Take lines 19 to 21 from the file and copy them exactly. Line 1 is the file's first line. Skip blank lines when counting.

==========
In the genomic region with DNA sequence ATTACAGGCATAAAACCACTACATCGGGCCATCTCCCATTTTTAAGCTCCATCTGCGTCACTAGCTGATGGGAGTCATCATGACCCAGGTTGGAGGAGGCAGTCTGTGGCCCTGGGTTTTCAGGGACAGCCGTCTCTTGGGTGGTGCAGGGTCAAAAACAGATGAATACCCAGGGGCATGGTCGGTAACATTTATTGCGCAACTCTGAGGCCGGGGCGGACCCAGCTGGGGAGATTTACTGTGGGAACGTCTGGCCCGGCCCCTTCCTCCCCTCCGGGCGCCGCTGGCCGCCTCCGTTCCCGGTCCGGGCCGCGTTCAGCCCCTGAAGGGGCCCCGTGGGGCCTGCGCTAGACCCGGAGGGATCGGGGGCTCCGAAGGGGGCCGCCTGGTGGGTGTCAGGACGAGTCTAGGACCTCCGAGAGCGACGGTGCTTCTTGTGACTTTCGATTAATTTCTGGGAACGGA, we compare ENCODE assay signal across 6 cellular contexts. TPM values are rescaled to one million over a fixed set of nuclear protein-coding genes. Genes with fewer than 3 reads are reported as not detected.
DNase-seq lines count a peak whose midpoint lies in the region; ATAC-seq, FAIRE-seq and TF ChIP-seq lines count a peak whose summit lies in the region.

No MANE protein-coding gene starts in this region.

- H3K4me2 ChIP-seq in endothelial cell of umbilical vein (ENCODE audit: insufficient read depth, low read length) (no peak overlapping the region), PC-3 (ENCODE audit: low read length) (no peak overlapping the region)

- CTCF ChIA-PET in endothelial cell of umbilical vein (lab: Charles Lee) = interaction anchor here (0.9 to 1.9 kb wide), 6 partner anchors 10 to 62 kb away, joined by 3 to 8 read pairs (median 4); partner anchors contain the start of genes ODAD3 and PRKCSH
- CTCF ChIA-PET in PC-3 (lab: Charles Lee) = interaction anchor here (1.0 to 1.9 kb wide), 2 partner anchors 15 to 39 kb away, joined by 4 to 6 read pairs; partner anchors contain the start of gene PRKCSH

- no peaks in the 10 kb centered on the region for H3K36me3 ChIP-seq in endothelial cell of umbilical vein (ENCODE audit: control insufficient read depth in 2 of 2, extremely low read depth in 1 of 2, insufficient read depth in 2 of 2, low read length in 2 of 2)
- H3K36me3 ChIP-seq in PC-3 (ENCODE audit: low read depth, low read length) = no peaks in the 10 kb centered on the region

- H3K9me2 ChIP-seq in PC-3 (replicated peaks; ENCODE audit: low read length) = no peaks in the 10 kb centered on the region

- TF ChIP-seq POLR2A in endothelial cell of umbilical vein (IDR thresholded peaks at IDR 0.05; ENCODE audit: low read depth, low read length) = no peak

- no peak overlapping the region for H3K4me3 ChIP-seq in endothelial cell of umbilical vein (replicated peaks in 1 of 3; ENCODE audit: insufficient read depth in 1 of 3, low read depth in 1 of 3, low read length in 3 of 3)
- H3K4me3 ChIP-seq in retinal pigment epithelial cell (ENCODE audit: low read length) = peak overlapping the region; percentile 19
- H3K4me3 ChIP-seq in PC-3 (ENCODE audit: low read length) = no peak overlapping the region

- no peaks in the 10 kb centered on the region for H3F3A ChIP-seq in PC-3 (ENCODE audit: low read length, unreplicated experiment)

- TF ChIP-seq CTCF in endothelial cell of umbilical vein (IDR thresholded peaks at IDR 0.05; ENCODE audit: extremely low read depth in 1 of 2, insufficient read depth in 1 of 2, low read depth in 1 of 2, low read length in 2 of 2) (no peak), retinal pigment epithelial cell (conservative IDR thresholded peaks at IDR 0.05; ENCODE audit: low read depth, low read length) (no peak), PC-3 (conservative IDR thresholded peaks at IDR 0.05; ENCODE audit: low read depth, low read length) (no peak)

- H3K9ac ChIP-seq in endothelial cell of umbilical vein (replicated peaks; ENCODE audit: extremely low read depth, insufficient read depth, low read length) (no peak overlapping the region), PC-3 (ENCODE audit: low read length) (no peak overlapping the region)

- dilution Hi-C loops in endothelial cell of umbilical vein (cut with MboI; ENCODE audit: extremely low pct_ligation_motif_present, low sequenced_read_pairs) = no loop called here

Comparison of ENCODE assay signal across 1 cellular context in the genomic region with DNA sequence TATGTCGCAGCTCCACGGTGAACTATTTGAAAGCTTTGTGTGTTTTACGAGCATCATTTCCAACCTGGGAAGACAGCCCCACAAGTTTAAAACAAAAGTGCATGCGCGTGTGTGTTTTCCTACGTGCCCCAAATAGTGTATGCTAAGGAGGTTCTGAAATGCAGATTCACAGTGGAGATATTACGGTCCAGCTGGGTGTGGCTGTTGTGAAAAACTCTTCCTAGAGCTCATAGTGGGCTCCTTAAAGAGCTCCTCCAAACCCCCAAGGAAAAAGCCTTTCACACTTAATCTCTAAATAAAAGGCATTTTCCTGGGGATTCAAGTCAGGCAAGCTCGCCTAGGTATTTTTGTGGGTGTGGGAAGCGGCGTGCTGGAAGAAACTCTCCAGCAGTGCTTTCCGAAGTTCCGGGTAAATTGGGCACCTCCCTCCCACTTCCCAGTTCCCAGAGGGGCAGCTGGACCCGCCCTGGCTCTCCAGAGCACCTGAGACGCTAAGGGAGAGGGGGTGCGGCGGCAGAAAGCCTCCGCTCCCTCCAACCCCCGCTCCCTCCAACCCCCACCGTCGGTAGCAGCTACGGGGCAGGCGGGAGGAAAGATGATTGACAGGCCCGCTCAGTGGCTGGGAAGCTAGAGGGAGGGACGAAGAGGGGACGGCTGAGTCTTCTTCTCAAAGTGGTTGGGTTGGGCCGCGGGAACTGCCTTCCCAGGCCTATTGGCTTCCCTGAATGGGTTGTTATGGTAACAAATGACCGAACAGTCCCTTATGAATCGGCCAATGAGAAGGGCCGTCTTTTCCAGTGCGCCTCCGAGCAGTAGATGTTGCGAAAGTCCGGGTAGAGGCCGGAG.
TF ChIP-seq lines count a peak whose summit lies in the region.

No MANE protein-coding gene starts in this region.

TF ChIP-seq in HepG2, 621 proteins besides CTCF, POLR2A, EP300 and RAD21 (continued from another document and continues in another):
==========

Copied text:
TF ChIP-seq lines count a peak whose summit lies in the region.

No MANE protein-coding gene starts in this region.

TF ChIP-seq in HepG2, 621 proteins besides CTCF, POLR2A, EP300 and RAD21 (continued from another document and continues in another):